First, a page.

Spanish Crossover: Seat Ateca Review
by Sue Baker
The tidal wave of SUV-crossover cars rolls ever onwards. Here’s another new one, the Seat Ateca.
Let’s start by getting the name sorted out. When the Seat Ateca was first announced, some waggish chums took delight in saying it like ‘a tikka masala’. Which didn’t go down particularly well with Seat. So at the launch drive we were sweetly asked to please not pronounce it that way. “It’s not a curry”, was the message.
So here it is, Seat’s first crossover model, and the way to say it is A-teck-a. In the established tradition of Seat cars, it takes its name from a place in Spain. It’s called after the Spanish town of Ateca, in Aragon.
It isn’t made in Spain, though. As Seat is part of the Volkswagen Group, the Ateca shares its chassis and engines with other models in the group line-up, notably the VW Tiguan, and Skoda’s Yeti and new Kodiaq. So the Ateca is manufactured at a Skoda factory in the Czech Republic.
From the outside it’s quite a smooth looker, with its sleek lines very similar to those of a Tiguan, and its front dominated by some stylishly sharp-edged headlamps. It’s a bit butched up with roof rails and some black trim around the windows and door sills, to trick the eye and make the body look a bit sleeker than it really is. The simple big ‘S’ badge, Seat’s logo, features prominently on the front grille and wheels.
Inside the Ateca has a smart cabin that feels quite airy and doesn’t squash you in any direction. Five six-footers can sit comfortably without grazing their heads on the ceiling. Like most elevated-body crossovers there’s no squeeze on headroom, and there’s also very reasonable legroom for the size of car.
It has a pretty decent boot too, with 510 litres of luggage space. That beats most rivals, measuring 38 litres more than a Renault Kadjar, 40 litres more than a Tiguan and giving the lofty new Seat a 80 litres advantage over a Nissan Qashqai.
Mannerly driving style
The reason why crossovers are so popular is due to their elevated seating that sets you higher than more traditional cars, and also down to their family-friendly practicality. If you regularly need to carry with you a child’s buggy, a kiddy bike or two, a pile of leisure kit or a load of stuff from the DIY store, it’s good to be in something taller and roomier than your typical low-slung family hatch.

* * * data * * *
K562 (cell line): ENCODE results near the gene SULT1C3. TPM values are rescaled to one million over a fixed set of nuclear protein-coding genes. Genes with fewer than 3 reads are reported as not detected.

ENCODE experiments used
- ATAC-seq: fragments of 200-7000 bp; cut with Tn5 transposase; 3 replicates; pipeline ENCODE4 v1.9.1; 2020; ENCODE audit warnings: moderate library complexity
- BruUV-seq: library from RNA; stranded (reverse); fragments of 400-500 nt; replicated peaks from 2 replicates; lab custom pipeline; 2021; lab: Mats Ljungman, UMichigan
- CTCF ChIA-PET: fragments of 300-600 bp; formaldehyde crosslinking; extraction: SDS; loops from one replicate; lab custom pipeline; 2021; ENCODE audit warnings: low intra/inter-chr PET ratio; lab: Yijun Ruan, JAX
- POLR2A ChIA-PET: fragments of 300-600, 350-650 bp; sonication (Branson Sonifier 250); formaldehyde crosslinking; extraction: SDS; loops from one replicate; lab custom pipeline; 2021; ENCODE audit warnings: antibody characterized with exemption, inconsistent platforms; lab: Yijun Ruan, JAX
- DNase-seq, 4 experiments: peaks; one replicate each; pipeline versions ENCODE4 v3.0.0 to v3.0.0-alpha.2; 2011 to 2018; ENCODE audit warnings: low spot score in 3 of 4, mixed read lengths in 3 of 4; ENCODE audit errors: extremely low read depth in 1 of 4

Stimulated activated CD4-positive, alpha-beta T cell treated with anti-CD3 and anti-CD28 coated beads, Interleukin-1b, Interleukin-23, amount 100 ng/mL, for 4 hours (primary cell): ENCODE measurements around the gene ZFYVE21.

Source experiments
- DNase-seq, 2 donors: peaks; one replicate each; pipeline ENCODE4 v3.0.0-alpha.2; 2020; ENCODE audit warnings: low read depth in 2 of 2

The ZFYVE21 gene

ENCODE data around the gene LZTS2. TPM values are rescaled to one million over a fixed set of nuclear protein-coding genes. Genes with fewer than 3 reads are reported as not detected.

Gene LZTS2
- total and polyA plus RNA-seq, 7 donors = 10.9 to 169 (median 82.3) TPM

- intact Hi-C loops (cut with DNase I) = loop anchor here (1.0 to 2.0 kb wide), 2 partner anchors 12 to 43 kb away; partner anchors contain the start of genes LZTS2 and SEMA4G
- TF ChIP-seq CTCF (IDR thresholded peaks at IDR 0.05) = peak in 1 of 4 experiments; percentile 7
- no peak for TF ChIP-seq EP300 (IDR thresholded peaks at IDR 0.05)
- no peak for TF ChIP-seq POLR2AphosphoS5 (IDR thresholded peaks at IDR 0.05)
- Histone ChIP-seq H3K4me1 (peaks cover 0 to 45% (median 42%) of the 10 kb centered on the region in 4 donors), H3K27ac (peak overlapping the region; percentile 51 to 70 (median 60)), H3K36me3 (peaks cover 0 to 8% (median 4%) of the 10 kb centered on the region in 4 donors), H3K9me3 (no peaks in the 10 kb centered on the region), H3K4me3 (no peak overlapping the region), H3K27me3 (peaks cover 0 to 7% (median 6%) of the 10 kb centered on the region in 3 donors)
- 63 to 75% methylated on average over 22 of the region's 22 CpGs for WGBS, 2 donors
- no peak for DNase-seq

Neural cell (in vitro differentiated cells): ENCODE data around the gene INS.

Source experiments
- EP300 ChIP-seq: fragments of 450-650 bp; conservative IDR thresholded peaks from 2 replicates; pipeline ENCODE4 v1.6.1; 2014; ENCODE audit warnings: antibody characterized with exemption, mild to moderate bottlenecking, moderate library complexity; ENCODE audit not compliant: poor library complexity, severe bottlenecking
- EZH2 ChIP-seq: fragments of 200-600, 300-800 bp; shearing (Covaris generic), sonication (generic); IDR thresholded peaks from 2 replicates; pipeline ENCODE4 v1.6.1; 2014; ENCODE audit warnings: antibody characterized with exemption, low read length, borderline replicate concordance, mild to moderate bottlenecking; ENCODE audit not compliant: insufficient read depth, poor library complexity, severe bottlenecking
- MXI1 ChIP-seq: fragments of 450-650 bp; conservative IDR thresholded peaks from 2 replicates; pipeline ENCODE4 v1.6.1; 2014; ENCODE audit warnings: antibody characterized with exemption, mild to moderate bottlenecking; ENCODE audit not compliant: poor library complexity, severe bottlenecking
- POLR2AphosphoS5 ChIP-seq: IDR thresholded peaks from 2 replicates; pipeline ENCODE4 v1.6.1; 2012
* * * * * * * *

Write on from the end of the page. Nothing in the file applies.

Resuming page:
Some crossovers can be a bit mundane to drive though: pleasant enough, but unremarkable and a bit short on any sporty enthusiasm. The Ateca won’t thrill a very keen driver, but it has more verve and pert driving character than most of its ilk, and it has a meaty feel on the road. Hustle it along a twisty country lane, and it’s a bit more fun than many of its rivals.
It has calm, well-sorted handling, tidy body control and is quite grippy on the bends. The ride is a bit on the firm side, so you do feel some of the back-road bumps. But it’s not enough to unsettle the kids in the back seat, and its partly what makes the car rate well for driver enjoyment.
Every Ateca, including the base level S versions, comes equipped with air conditioning, USB connectivity, a five-inch touchscreen in the dash and rear seats that split-fold to let you have three or four people on board and extend the luggage space into part of the rear cabin. With mid-range SE versions the kit list includes cruise control, dual-zone climate control and reverse parking sensors.
There’s a choice of petrol and diesel engines, from the surprisingly sprightly one-litre TSI petrol with 114 bhp and a six-speed manual gearbox, to the range-topping two-litre TDI diesel with 187 bhp and a twin-clutch auto transmission. Prices start from £17,990 and the range-topper is a tenner short of £30k.
Seat Ateca Stats Review
Model tested: Ateca 1st Edition 1.6 TDI
Top speed: 114 mph
0-62 mph: 11.5 secs
Economy: 64.2 mpg
CO2: 114 g/km
April 30, 2018
April 30, 2018
February 23, 2018